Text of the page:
It worked out well, though. Once they'd made it through the "fight" portion of the usual "fight, then team up" formula, Superman earned Thor's respect, to the point where he was trusted with Mjolnir at the climax of the story. So if we've learned anything from Superman and Beta Ray Bill, it's that if you really want to get your hands on Thor's hammer, you just have to hit him 'til he likes you.

Conan the Barbarian

Whether Conan the Barbarian actually qualifies as a superhero is up for debate, but assuming that we're going with a definition along the lines of "a relatively good person who stars in a comic book and fights evil wizards," he counts. Besides, this one is too awesome to pass up.

It happened—or didn't happen, depending on how strict you want to be with continuity—in Alan Zelenetz and Ron Wilson's What If #39, which asked what would happen if Thor met Conan in the distant past of the Hyborean Age. As you might expect, the answer was "they'd beat the hell out of each other." The thing is, with Thor cut off from Asgard and "bereft of full measure of godly strength," it's a much closer fight than any mere mortal like Conan could've expected from a tussle with the God of Thunder.

Encountering him on a mountaintop, Conan mistakes the fair-haired Asgardian for an enemy, kicking off a brawl that finally ends when everyone's favorite Cimmerian realizes that his opponent is a whole lot stronger than your average barbarian. From there, they end up adventuring together, and Thor even meets Crom, who casts him off a mountain rather than return his divinity. In the end, Thor is finally killed by enemies, and Conan winds up bearing Mjolnir into an age undreamt of.

The Champion of the Universe

The Champion is another one of those characters who might not technically qualify as a superhero. As an Elder of the Universe, he's beyond petty concerns like "good" and "evil," and exists only to experience the thrill of battle—which is exactly what led him to being one of Thor's strangest opponents.

After challenging the heroes of a hundred distant worlds, the Champion of the Universe made his way to Earth in Marvel Two-In-One Annual #7, recruiting Earth's strongest heroes for a series of boxing matches. The roster would eventually include Colossus, Sasquatch, Namor, Wonder Man (that guy again?), and, of course, the Incredible Hulk, and the Thing would wind up being the star of the story. The first one to actually step into the ring against the Champion, however, was none other than the Mighty Thor.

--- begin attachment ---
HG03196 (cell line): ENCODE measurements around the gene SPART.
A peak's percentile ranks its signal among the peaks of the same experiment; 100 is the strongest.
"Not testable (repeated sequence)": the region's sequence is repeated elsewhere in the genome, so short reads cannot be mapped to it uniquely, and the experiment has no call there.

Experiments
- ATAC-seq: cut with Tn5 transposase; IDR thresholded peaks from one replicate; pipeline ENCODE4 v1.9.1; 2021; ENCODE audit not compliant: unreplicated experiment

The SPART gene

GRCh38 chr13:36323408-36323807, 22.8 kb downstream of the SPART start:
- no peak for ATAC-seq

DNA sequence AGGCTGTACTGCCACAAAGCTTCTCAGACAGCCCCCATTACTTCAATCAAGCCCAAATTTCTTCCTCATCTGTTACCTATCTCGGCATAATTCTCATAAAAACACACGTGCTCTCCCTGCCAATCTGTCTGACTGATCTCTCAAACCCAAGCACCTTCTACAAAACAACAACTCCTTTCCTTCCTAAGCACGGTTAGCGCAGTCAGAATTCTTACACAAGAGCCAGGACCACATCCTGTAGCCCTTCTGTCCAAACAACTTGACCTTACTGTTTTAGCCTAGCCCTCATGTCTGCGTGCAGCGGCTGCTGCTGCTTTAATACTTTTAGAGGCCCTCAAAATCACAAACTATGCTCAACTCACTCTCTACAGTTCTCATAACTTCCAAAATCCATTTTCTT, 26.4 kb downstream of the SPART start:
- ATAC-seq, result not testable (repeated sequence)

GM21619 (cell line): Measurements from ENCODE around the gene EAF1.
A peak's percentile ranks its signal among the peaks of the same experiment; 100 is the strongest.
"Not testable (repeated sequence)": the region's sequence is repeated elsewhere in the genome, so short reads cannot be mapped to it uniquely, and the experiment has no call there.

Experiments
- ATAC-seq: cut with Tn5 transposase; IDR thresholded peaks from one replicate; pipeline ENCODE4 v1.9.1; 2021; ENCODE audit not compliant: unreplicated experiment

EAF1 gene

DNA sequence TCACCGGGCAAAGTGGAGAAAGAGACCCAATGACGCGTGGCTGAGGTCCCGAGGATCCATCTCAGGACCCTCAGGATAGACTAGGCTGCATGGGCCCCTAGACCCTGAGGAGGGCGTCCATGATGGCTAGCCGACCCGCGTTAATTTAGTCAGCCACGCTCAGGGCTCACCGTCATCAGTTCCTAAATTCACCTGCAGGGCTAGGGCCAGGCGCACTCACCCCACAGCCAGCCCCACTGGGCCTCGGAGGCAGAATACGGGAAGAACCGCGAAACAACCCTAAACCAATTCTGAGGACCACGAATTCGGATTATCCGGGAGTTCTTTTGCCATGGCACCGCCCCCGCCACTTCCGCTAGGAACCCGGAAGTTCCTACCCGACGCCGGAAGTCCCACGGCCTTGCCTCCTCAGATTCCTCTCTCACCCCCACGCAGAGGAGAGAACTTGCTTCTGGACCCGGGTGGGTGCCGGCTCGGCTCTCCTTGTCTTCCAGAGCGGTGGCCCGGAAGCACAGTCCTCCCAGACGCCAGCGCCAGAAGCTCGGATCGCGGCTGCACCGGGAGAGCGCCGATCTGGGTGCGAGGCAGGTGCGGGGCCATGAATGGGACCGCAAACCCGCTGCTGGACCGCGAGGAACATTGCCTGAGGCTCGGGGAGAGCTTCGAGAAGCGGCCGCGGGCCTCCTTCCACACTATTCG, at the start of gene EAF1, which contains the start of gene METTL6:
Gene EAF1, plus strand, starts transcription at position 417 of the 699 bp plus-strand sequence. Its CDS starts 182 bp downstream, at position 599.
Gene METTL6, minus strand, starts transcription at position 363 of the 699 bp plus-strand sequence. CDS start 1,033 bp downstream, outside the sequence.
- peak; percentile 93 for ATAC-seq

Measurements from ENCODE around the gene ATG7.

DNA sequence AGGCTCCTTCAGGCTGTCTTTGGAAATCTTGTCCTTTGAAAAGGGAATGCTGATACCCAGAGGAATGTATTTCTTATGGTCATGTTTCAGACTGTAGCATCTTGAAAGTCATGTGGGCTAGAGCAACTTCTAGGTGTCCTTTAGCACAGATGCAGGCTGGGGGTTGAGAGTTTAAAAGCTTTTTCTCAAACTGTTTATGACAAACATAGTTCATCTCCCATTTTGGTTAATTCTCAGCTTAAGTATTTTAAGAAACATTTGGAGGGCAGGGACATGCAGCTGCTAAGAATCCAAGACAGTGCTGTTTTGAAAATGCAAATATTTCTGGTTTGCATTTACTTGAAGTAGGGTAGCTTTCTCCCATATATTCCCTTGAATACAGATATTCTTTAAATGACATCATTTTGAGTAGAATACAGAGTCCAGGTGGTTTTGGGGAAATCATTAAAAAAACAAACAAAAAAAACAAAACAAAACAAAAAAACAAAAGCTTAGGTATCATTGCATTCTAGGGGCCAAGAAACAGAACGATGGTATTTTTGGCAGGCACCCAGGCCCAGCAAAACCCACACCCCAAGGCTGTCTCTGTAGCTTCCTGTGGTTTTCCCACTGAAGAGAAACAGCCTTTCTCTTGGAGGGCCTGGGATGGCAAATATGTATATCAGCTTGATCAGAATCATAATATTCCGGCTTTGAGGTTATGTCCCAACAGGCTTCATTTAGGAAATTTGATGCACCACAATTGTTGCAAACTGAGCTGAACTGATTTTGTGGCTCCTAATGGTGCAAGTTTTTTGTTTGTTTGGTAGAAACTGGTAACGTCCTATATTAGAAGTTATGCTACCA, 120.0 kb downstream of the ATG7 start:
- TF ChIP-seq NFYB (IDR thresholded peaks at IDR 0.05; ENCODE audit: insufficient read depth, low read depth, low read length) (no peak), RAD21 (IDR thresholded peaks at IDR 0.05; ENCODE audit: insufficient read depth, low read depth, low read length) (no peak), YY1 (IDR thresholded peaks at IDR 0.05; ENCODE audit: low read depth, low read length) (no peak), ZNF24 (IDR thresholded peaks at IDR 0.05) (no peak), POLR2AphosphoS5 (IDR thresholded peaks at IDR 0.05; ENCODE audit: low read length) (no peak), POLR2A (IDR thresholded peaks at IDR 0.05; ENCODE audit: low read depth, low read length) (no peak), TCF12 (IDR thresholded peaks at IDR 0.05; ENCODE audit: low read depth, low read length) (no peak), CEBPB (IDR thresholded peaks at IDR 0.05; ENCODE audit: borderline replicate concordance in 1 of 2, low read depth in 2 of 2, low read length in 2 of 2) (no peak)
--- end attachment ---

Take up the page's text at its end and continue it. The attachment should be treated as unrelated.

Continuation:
There's just one problem: the fights were meant to be boxing matches, but Thor refused to give up his hammer, and was even swinging it around while wearing boxing gloves. When he found himself unable to land a solid punch, he tried to use Mjolnir, only to have the referee boot him out for bringing a magic hammer to a fistfight. With that, his brief opening contest against the Champion became the first and only time the God of Thunder lost a fight by an official disqualification.

The Golden Age Sandman

Ah, now here's the trick: we didn't say which Thor we were talking about, now did we? With Norse mythology being in the public domain for the past 1,000 years or so, anyone can make a comic about the God of Thunder—just as long as it's not Marvel's specific version. The result is that there have been plenty of Thors in comics who have gone up against various superheroes and been found wanting.

One of them, though, bears special mention. In Adventure Comics #75, the Sandman found himself dealing with what appeared to be a resurrected Viking god who emerged from the distant past into the modern world of 1942 and promptly started robbing banks. While he originally appeared indestructible, and was definitely strong enough to put the Sandman's sidekick, Sandy the Golden Boy, into the hospital, the Sandman eventually rallied the police and they put a stop to this particular Viking crime wave. With that done, it's eventually revealed that the wild-haired Norseman wasn't the real Thor at all, and was instead a somewhat creative monster named "Fairy Tale" Fenton, who came up with an invisible bulletproof suit and decided that cosplay crimes were the best way to put it to good use.

So what makes this version of Thor worth noting when other assorted knockoffs aren't? The creators. This story was the product of Joe Simon and Jack Kirby, whose names you might recognize as the creators of Captain America. Twenty years after this was published, Kirby would team up with a pair of writers named Stan Lee and Larry Lieber to introduce a new twist on an old Viking in the pages of Journey Into Mystery, and the result would be the version of Thor that appears in every other entry on this list. And now you know... the rest of the story.